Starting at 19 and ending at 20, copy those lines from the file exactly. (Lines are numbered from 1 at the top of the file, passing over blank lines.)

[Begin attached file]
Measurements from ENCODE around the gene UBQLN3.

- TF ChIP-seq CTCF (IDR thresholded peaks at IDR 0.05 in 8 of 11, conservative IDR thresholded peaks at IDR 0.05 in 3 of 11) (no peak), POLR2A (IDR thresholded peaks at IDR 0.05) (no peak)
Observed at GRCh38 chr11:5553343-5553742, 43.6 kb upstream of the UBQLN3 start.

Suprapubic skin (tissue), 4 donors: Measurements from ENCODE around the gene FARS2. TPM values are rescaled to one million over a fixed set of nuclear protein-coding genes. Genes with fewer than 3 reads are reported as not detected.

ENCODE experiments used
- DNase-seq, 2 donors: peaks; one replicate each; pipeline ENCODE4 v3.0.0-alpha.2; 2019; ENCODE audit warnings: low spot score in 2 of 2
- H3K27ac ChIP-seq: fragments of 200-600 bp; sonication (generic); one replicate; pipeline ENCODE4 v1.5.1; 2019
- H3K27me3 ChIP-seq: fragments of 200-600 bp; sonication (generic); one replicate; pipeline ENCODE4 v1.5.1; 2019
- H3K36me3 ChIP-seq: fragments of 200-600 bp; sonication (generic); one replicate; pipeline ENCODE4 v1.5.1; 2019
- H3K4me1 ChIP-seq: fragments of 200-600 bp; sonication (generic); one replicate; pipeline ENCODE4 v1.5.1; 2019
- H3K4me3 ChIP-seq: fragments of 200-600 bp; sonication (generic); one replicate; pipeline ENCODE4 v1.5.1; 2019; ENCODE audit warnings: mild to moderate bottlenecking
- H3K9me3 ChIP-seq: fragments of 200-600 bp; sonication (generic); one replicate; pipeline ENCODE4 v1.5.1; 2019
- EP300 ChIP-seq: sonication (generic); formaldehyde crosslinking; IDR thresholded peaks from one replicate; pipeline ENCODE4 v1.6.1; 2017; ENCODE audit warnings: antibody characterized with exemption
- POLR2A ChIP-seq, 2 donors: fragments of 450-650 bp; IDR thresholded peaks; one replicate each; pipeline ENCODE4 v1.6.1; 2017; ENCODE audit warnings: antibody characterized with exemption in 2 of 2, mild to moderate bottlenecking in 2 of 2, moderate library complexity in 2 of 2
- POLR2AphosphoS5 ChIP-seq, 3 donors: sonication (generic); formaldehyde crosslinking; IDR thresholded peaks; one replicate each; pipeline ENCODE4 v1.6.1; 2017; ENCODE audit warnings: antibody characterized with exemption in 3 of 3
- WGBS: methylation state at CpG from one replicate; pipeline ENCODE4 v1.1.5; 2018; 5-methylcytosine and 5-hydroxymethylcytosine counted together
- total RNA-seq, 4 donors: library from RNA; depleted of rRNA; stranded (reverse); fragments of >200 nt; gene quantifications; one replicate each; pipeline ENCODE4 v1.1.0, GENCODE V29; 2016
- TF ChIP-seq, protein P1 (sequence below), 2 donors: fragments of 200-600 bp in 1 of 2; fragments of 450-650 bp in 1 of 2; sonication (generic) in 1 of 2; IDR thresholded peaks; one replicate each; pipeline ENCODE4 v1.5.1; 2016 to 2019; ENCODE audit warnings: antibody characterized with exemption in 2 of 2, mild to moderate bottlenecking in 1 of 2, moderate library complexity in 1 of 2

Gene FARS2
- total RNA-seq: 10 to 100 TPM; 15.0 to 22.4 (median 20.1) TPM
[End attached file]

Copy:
Gene FARS2
- total RNA-seq: 10 to 100 TPM; 15.0 to 22.4 (median 20.1) TPM